31
Mar-2015

Mwani (seaweed) women of Matemwe

Marzahn Botha visited  Zanzibar and learned that the only thing you sometimes have control over is perspective. You don’t have control over your situation. But you have a choice about how you view it. Never forget the power of perspective, it may chance the way you view the world.

The beaches of Matemwe on the eastern side of island of Zanzibar, host a vibrant community of individuals that make a living from the sea. Amongst these individuals are women that pick and sell seaweed to put bread on the table. The earnings aren’t much, but the independent labour gives the women a sense of pride and purpose – especially in African patriarchal societies.

This small amount of money doesn’t come easy. The women must be able to work long hours during low tide in the scorching sun to do this backbreaking job. By now they are accustomed to the painful sting of sea urchins and have learned that it can be relieved with the milk of a raw papaya.

darrelABOVE: A student from the village of Matemwe collected seaweed on her day off from school. She is wrapped in her vibrant coloured kanga and was willing to pose for a photo, unlike many other women. The women seem so mystic, they balance themselves nicely in and out of the water, it almost seem like the glide over the greenish blue Indian Ocean.

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ABOVE: Low tide at Matemwe and it’s close to noon. The women start early and will return to shore around 14:00 with filled baskets and bags of seaweed. Sometimes there will be something like 200 gatherers at a time. During my visit there weren’t that many women in the water (maybe due to a yearly reduced crop because of rising sea temperatures and a bacteria which affects the growth of the plants).

Seaweed from Zanzibar is used as a vegetable in Asia. It is also used in dental products, makeup, medicine and in preservation of foods and beers.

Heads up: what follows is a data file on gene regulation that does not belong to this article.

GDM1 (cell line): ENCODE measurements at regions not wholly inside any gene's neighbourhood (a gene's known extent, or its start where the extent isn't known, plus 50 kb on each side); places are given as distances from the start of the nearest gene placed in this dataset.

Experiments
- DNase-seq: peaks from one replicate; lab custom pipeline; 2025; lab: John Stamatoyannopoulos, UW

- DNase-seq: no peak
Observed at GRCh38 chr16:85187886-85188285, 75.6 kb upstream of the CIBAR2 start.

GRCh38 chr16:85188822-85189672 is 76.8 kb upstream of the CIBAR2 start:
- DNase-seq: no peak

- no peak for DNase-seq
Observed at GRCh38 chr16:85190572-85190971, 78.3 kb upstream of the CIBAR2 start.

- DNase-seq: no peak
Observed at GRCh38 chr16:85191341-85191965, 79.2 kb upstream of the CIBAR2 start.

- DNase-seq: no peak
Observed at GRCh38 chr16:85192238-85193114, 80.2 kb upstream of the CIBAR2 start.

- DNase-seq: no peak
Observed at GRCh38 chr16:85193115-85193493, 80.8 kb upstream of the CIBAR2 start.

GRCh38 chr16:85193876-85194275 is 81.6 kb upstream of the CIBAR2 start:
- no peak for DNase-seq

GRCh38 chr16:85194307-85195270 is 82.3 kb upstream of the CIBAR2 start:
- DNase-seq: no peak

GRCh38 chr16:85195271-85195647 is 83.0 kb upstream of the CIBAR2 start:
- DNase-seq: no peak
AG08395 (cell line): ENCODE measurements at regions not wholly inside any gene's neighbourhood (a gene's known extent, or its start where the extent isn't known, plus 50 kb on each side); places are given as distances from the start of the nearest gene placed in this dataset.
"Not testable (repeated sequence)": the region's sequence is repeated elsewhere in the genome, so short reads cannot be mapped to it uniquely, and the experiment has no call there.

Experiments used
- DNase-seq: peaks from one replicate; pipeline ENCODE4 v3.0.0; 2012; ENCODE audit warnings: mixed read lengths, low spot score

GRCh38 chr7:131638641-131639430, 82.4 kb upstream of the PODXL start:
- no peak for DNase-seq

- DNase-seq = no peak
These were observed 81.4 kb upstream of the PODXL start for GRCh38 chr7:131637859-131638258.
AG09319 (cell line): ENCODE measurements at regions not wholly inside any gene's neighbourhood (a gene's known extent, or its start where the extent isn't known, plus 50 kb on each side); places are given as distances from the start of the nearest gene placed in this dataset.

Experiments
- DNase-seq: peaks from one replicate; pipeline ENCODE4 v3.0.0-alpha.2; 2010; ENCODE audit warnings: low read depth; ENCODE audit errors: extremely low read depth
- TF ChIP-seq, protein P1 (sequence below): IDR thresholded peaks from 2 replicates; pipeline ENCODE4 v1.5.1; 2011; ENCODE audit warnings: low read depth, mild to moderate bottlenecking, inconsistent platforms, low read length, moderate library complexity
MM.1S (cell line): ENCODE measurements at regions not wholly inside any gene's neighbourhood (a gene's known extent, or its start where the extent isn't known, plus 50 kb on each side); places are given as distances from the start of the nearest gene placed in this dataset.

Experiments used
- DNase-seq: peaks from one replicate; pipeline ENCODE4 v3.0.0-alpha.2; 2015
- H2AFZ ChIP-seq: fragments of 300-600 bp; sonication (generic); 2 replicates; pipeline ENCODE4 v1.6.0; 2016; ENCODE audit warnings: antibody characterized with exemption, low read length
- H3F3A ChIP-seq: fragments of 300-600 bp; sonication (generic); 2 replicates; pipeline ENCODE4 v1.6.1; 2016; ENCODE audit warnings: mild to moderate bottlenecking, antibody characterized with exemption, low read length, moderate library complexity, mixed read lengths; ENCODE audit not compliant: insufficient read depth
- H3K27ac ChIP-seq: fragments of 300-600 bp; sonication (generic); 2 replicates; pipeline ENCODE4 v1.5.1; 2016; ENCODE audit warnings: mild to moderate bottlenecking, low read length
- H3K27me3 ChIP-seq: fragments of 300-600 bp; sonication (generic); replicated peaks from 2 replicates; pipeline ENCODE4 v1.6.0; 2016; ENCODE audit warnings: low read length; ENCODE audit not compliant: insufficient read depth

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According to a guide whose mother is a seaweed gatherer the women earn little, about 1500 Tanzanian shillings for 1 kg of dried seaweed. The process of drying also takes days. A beer at a nearby exclusive hotel will cost something like 3 dollars which is 5 500 Tanzanian shillings.

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ABOVE: The activities on the beach and in the water never end. Villagers commute on their bicycles and mopeds on the beach, while the dhows sail to shore when high tide comes in. The fish market is really buzzing at 14:00.

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ABOVE: The sea at Matemwe is a garden of seaweed. This woman put her bag down to inspect the ocean floor for more food.

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ABOVE: Picking the weeds. Seaweed harvesting started in the 1980s and was introduced in Zanzibar from Philippines. Seaweed from Zanzibar is exported to China, Korea, Vietnam, Denmark, Spain, France and the US.

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ABOVE: This man digs a hole in the sand to rake off the  “flooding” seaweed on Matemwe beach.

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ABOVE: Life on the dhows. The low tide is almost coming in  and the fishermen better get their dhows out onto the water.

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ABOVE: The mothers of some of these kids pick seaweed. When the kids come from school they rush to the beach to see what mom is doing. They look after each other because they know mom is earning some money.

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ABOVE: The palm trees at Matemwe look drunk, swaying from on side to the other like a centipede.

Zanzibar’s government has commissioned more research into the exact reasons for the seaweed mortality and how to counteract it. Some scientists have suggested moving the farms to deep water where it is cooler. This has had some success in the neighbouring island of Pemba, which is now contributing 80% to Zanzibar’s seaweed exports. The problem: the women can’t swim.

Words and Pictures: Marzahn Botha

Marzahn visited Zanzibar during a press trip and stayed at the Matemwe Beach Village.

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  1. RIaan laubscher /

    so fantastic.the photos speaks real life

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